Along with half a billion others, I was listening to the noisy radio transmissions, and I distinctly recall hearing him say just what he always has insisted he said. It was “one small step for a man,” with the “a” practically inaudible in the static and microphone cycling. He was there too, so when he wants the words to be “a man,” I suggest we go along.

Voice and Picture Don’t Line Up
A far more serious distortion appears in most — but not all — television documentaries of the mission. Since the “small step” was really so small and his body movement so subtle, the video of this event is not dramatic enough for some programs. Instead, the audio track of the first words is transferred forward about a minute to coincide with Armstrong’s first jump down the ladder to the footpad. This turns the poetic “small step” into an awkward big hop.
     That may satisfy action-oriented entertainment values but it is false history. It is untrue to the significance of Armstrong’s words.
     Viewers, be warned! Better yet, when you see such careless falsification, complain loudly!
     On the other hand, some aspects of the Apollo program, which were obscure at the time, have come into sharp focus through the miracle of hindsight. The biggest controversy back then was whether or not the “moon race” with Moscow was even real.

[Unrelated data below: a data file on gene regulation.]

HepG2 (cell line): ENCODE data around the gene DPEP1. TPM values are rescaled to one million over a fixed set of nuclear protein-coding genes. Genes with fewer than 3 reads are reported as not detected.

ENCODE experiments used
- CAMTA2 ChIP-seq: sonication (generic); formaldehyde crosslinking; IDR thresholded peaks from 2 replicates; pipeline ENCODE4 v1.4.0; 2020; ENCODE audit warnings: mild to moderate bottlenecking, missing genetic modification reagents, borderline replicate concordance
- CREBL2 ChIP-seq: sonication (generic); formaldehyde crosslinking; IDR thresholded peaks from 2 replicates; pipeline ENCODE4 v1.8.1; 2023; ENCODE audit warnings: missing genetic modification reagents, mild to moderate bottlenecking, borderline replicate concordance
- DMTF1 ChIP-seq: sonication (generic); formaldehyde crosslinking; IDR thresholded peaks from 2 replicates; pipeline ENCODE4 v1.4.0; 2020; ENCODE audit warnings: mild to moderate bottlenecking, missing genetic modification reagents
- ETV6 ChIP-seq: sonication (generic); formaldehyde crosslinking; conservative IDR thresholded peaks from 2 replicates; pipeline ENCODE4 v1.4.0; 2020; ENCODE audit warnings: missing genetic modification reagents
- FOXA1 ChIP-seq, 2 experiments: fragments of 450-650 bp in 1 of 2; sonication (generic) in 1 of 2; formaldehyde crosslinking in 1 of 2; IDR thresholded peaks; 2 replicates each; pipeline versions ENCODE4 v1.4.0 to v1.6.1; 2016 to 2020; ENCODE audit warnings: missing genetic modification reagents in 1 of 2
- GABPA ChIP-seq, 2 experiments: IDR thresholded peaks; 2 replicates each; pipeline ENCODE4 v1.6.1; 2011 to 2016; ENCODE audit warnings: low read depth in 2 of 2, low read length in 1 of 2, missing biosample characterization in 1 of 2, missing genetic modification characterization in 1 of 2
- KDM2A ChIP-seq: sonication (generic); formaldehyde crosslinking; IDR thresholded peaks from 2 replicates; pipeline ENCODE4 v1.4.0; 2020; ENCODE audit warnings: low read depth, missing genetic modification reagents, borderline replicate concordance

Throughout the 1960s and for years after, it was “the conventional wisdom” of the west’s intellectuals that NASA had invented the “moon race” as a budget ploy. Leading news organs such as the New York Times and Parade Magazine, and public figures from J. William Fulbright to Walter Cronkite to Leonard Nimoy asserted that there never actually had been a “race to the moon”. The Russians, it was said, were too smart to waste all that money on such a stunt, while NASA encouraged the fiction to keep its finances flowing, after Apollo 11, Moscow said exactly that — If they had really wanted to race, they would have won.

The Truth Comes Out
Today we know that Moscow’s post-Apollo rationalizations, and the views of so many western experts, were false. Russia did compete, and tried to build the rockets and spaceships to beat Apollo. They failed, and the American victory was genuine.
     Or was it so genuine? It may not have been surprising that such an astonishing feat should find many people unwilling to believe it had actually happened. Today, however, the extent of such persistent skepticism is truly astonishing.